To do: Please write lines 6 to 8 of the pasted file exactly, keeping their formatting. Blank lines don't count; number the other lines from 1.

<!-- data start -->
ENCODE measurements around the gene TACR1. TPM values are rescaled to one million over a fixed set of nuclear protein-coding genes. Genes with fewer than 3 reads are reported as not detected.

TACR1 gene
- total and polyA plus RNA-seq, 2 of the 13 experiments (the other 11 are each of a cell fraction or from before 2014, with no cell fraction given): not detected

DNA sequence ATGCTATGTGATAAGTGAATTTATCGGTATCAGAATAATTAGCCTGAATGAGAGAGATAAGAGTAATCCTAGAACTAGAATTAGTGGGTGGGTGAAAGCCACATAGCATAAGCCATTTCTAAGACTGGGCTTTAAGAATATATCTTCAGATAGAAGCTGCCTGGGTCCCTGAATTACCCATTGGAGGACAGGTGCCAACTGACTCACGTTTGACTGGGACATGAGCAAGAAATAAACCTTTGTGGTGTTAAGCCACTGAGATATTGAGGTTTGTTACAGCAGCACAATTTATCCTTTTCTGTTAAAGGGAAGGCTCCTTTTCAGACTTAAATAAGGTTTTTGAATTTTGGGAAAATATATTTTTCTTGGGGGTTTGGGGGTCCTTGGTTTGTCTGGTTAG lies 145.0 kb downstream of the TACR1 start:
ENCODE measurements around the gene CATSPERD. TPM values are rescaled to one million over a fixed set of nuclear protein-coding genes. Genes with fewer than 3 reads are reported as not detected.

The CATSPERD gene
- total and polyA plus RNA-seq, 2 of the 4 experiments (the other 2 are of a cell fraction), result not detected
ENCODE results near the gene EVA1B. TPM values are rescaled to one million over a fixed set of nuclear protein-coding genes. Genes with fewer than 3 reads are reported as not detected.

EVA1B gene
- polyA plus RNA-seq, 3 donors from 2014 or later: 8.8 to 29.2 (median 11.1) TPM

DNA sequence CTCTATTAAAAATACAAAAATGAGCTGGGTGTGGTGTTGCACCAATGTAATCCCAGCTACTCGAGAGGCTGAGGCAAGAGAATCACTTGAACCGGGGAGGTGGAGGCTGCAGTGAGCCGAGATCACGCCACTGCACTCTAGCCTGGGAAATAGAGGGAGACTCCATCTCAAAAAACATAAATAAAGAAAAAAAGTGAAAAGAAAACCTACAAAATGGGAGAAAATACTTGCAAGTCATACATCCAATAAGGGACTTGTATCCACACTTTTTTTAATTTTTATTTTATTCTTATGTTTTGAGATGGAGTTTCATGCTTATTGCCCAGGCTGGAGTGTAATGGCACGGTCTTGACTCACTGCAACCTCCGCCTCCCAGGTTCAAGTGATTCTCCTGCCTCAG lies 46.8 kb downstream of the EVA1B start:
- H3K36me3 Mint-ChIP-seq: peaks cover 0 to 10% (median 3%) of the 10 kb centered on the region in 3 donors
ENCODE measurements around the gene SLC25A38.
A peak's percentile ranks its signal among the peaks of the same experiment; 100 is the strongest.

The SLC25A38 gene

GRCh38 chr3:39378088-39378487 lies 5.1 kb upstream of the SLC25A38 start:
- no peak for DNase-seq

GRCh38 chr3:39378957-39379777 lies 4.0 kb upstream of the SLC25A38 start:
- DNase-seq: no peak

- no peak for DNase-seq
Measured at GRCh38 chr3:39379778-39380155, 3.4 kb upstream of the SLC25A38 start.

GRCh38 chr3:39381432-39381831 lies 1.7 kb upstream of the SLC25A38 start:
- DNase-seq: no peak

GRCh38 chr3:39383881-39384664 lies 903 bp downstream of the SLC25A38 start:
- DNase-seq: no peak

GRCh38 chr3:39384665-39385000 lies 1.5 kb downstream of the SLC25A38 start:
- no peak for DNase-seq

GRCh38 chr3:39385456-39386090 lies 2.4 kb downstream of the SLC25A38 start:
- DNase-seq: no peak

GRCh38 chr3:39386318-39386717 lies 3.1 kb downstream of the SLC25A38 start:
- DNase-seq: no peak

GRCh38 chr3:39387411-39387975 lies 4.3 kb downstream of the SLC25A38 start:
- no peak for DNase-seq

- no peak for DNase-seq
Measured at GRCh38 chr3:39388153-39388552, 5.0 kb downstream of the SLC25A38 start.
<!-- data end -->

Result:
The CATSPERD gene
- total and polyA plus RNA-seq, 2 of the 4 experiments (the other 2 are of a cell fraction), result not detected
ENCODE results near the gene EVA1B. TPM values are rescaled to one million over a fixed set of nuclear protein-coding genes. Genes with fewer than 3 reads are reported as not detected.